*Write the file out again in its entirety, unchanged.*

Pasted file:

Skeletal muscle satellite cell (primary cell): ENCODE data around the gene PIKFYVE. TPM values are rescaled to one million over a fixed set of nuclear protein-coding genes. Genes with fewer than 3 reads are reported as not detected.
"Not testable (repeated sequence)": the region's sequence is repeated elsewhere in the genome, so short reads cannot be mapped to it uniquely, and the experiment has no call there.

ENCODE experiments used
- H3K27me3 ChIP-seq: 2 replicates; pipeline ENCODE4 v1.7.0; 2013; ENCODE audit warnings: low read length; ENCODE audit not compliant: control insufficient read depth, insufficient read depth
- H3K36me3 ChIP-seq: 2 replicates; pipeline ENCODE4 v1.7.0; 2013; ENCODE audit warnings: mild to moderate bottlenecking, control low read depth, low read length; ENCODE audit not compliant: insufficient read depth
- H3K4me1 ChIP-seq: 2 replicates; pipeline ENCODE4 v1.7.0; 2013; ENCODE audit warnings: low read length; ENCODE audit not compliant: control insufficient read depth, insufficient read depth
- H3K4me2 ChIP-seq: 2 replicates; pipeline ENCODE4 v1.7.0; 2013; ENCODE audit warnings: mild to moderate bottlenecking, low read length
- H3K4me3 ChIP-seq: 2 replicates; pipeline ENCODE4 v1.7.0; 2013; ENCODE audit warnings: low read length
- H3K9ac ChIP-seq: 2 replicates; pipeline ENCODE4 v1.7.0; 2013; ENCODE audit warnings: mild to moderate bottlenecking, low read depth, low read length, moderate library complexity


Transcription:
Skeletal muscle satellite cell (primary cell): ENCODE data around the gene PIKFYVE. TPM values are rescaled to one million over a fixed set of nuclear protein-coding genes. Genes with fewer than 3 reads are reported as not detected.
"Not testable (repeated sequence)": the region's sequence is repeated elsewhere in the genome, so short reads cannot be mapped to it uniquely, and the experiment has no call there.

ENCODE experiments used
- H3K27me3 ChIP-seq: 2 replicates; pipeline ENCODE4 v1.7.0; 2013; ENCODE audit warnings: low read length; ENCODE audit not compliant: control insufficient read depth, insufficient read depth
- H3K36me3 ChIP-seq: 2 replicates; pipeline ENCODE4 v1.7.0; 2013; ENCODE audit warnings: mild to moderate bottlenecking, control low read depth, low read length; ENCODE audit not compliant: insufficient read depth
- H3K4me1 ChIP-seq: 2 replicates; pipeline ENCODE4 v1.7.0; 2013; ENCODE audit warnings: low read length; ENCODE audit not compliant: control insufficient read depth, insufficient read depth
- H3K4me2 ChIP-seq: 2 replicates; pipeline ENCODE4 v1.7.0; 2013; ENCODE audit warnings: mild to moderate bottlenecking, low read length
- H3K4me3 ChIP-seq: 2 replicates; pipeline ENCODE4 v1.7.0; 2013; ENCODE audit warnings: low read length
- H3K9ac ChIP-seq: 2 replicates; pipeline ENCODE4 v1.7.0; 2013; ENCODE audit warnings: mild to moderate bottlenecking, low read depth, low read length, moderate library complexity